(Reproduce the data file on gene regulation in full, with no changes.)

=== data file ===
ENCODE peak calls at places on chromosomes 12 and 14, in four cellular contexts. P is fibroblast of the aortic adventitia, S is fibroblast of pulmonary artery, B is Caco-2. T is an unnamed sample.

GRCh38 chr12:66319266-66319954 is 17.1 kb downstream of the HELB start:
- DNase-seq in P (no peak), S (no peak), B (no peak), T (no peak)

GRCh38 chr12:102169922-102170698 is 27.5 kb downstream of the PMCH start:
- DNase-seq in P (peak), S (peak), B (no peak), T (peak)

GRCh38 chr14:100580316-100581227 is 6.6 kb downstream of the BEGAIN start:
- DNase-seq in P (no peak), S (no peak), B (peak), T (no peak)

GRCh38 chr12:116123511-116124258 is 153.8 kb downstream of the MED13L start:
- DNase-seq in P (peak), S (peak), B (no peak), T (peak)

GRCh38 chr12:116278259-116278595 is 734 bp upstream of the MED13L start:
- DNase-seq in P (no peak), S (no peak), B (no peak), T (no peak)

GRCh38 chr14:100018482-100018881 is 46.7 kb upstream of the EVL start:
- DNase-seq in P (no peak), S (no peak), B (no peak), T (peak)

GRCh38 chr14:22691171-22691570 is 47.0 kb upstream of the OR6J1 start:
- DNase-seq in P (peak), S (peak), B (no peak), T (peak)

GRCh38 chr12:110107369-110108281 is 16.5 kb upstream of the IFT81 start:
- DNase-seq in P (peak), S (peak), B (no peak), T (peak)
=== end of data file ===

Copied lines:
ENCODE peak calls at places on chromosomes 12 and 14, in four cellular contexts. P is fibroblast of the aortic adventitia, S is fibroblast of pulmonary artery, B is Caco-2. T is an unnamed sample.

GRCh38 chr12:66319266-66319954 is 17.1 kb downstream of the HELB start:
- DNase-seq in P (no peak), S (no peak), B (no peak), T (no peak)

GRCh38 chr12:102169922-102170698 is 27.5 kb downstream of the PMCH start:
- DNase-seq in P (peak), S (peak), B (no peak), T (peak)

GRCh38 chr14:100580316-100581227 is 6.6 kb downstream of the BEGAIN start:
- DNase-seq in P (no peak), S (no peak), B (peak), T (no peak)

GRCh38 chr12:116123511-116124258 is 153.8 kb downstream of the MED13L start:
- DNase-seq in P (peak), S (peak), B (no peak), T (peak)

GRCh38 chr12:116278259-116278595 is 734 bp upstream of the MED13L start:
- DNase-seq in P (no peak), S (no peak), B (no peak), T (no peak)

GRCh38 chr14:100018482-100018881 is 46.7 kb upstream of the EVL start:
- DNase-seq in P (no peak), S (no peak), B (no peak), T (peak)

GRCh38 chr14:22691171-22691570 is 47.0 kb upstream of the OR6J1 start:
- DNase-seq in P (peak), S (peak), B (no peak), T (peak)

GRCh38 chr12:110107369-110108281 is 16.5 kb upstream of the IFT81 start:
- DNase-seq in P (peak), S (peak), B (no peak), T (peak)